The Harvard Business School Club of Washington kicked off the new year at the Embassy of Singapore.
With the inauguration of a new U.S. President fresh on their minds, members of the Harvard Business School Club of Washington, D.C. kicked off the new year with an exclusive reception and seated dinner at the Embassy of Singapore last week, with its dynamic Ambassador Ashok Mirpuri playing host to the “Chairman’s Circle Salon” which included a VIP group of HBS alums and friends.
Ambassador Mirpuri, a career diplomat who participated in Harvard Business School’s Advanced Management Program, welcomed the VIP guests with a reception featuring open bar and his country’s signature drink, “The Singapore Sling,” and heaping platters of Asian pot stickers, cheese and charcuterie. Afterwards, guests settled into a candlelight buffet dinner of Singapore delicacies, and an enlightening conversation with Mirpuri on Singapore’s robust economy and role in the world, led by HBS of DC Chairman Antonio Alves.
Ambassador Mirpuri shared his thoughts on Sinagpore’s model of economic prosperity and sound governance, and the country’s key role in addressing regional challenges.
“Singapore’s success relies very much on the success of Southeast Asia and the rest of the region,” Mirpuri said. “Our prosperity fits into a role of a wider, stronger, more sophisticated Southeast Asia, and of working very much with the great powers, such as the United States.”
Like most nations, Singapore is very much dependent on free trade and the expansion of economic engagement in the Asia Pacific, with its strong participation in the ASEAN Economic Community and through the Regional Comprehensive Economic Partnership, which involves ASEAN and six other countries including China, India, Japan, Korea, Australia, and New Zealand. Amb. Mirpuri added his country’s participation in the Trans-Pacific Partnership [TPP], which he called “a very forward-looking agreement” and “a critical part of our economic architecture.”
“Together, all of these parts will come together into something that we call the free trade area of the Asia Pacific,” he added.
Asked if newly-inaugurated President Donald J. Trump‘s Executive Order uncoupling the United States from the TPP might be disruptive to Singapore and to the region, Ambassador Mirpuri responded: “The idea of free trade has been very important in how Singapore and the rest of the region look at the U.S. role…But while we see this as a way to benefit all the countries in the region, some countries like the United States may not be up to joining the TPP at this time,. However, we look forward to engaging the U.S. in other ways to create bridges that connect the RCEP, the TPP, and APEC in a different form.”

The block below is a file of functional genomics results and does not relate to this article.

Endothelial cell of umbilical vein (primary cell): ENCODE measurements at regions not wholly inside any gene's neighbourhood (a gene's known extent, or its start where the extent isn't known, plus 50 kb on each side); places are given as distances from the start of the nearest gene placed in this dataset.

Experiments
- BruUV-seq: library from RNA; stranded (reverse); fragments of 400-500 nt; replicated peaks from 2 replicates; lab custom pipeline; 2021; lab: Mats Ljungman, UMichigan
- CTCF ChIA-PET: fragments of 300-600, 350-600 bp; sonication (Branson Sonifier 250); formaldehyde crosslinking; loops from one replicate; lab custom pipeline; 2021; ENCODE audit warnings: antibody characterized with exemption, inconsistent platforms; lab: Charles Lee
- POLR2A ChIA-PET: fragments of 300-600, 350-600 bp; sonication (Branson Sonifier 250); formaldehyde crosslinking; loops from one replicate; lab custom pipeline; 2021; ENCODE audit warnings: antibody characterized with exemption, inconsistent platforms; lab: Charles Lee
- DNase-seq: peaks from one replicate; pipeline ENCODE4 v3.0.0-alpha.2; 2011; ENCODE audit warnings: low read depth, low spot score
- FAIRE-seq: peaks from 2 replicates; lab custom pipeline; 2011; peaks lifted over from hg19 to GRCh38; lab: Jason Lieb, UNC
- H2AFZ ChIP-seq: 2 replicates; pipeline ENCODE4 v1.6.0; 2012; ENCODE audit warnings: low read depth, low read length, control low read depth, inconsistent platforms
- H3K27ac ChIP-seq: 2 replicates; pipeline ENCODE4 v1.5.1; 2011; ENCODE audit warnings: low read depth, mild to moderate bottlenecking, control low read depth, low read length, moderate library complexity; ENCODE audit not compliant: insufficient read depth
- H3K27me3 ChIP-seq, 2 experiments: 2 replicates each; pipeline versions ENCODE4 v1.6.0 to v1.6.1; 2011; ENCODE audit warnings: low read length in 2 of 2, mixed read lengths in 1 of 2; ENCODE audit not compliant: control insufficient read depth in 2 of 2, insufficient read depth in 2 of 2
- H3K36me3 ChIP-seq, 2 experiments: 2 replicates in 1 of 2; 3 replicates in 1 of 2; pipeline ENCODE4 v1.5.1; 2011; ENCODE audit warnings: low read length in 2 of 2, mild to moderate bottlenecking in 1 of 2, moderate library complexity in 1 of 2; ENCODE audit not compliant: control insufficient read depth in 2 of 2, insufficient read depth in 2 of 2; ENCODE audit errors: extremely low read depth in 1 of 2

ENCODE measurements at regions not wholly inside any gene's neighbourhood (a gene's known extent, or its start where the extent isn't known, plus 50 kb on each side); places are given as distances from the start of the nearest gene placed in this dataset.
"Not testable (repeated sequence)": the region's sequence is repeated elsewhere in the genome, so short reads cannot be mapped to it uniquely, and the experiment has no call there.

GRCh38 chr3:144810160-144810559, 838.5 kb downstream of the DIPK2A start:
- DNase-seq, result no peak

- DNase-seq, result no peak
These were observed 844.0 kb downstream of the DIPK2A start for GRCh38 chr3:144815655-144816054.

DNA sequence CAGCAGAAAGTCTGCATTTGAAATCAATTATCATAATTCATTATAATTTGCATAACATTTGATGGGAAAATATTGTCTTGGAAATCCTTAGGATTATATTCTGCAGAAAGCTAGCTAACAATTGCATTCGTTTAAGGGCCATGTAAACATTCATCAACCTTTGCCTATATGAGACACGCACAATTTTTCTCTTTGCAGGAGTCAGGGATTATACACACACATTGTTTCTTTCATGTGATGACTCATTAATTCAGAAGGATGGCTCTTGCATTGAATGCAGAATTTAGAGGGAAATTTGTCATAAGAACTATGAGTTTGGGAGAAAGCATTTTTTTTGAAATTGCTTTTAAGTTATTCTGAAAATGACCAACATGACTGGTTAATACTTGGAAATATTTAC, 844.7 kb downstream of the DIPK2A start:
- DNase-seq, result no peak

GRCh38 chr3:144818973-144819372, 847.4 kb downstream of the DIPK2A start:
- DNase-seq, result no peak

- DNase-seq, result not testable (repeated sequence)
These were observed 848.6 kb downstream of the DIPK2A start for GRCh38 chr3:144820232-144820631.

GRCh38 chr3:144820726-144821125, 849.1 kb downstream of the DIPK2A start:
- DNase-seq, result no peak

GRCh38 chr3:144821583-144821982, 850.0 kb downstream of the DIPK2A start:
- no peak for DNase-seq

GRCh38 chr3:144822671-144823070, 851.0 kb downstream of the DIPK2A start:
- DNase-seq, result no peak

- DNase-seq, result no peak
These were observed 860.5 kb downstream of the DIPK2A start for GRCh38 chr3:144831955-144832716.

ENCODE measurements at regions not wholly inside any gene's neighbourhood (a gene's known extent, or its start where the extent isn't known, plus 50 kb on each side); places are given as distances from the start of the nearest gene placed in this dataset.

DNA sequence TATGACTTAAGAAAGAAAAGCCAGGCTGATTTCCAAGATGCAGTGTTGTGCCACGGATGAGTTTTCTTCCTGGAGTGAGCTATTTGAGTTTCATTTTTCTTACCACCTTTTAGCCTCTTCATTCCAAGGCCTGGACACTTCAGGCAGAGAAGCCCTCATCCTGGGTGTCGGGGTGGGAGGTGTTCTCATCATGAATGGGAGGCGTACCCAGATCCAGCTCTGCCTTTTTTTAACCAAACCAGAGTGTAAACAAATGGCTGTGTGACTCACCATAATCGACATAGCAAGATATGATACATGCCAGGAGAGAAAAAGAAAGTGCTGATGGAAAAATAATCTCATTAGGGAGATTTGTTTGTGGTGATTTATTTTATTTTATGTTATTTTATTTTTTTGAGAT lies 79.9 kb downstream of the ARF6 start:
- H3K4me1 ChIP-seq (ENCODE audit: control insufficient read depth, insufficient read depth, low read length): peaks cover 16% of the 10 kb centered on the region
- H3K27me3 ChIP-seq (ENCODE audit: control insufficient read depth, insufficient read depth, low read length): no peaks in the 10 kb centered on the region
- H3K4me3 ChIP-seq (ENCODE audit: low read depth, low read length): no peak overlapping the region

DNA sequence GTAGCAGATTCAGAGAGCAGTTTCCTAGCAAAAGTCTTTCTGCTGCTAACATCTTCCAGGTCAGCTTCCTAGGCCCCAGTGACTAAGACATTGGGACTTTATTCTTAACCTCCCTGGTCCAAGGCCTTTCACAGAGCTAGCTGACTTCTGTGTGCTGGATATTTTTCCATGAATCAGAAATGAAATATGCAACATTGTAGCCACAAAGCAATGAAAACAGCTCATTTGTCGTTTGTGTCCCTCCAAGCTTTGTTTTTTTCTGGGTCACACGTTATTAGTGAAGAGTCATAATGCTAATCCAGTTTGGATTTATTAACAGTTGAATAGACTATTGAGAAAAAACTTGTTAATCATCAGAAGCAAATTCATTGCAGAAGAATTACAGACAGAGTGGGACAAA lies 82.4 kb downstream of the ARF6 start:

Mirpuri, Singapore’s Ambassador to the United States since 2012, is a seasoned diplomat. He previously served as Ambassador to Indonesia, High Commissioner to Malaysia and prior to that, High Commissioner to Australia. An honors graduate of the National University of Singapore, he received his Master’s degree from the University of London’s School of Oriental & African Studies under a Raffles Scholarship and attended the Programme for Executive Development at the Institute for Management Development in Switzerland, followed by the executive program at HBS.
He brings much of his executive education to bear in describing Singapore’s emergence as a highly developed market economy and one of the world’s leading hubs for global commerce, finance and transport. Along with Hong Kong, South Korea and Taiwan, Singapore is is one of the original Four Asian Tigers, with Singapore’s economy known as one of the world’s freest, most competitive, most dynamic and most business-friendly, not to mention its ranking as one of the least corrupt nations in the world. The Singaporean military is arguably the most technologically advanced in Southeast Asia (one in every four dollars of government spending spent on defense).
That said, Mirpuri says his country is dedicated to lifting up some of its less affluent neighbors in Southeast Asia by providing “a whole buffet of courses” in technical cooperation and training. “We strongly feel that we should provide senior civil servants from around the region an opportunity to move forward on their own development objectives and see how it really works on the ground,” he said. “Our technical cooperation programs for countries to choose and decide to participate in range from airport management and port management to trade liberalization issues and financial regulation.”
Mirpuri said he visits Silicon Valley frequently and has studied a model for innovation that clearly desires and rewards risk. “Having visited startups there and in other parts of the U.S. what I find is a very strong sense of sharing ideas,” he said. “Many of these U.S. startups want to go look at Asia, and maybe test out some of their best ideas in Singapore. This is why now we are looking towards something called a ‘smart nation,’ which uses big data analytics in areas like transport systems and health care.”
Notable attendees of the Chairman’s Salon included former Navy Secretary John Dalton, Wentworth Group CEO Earl Stafford, Maccu Piscu CEO Melanie Asher, LegalSifter CEO Kevin Miller, HBS alum and health care entrepreneur Robert Haft, PEN/Faulkner vice president Mary Haft, Singapore Deputy Chief of Mission Sheryl Shum and Washington philanthropist Annie Totah, founder and CEO of AST Partnership for Brighter Tomorrows.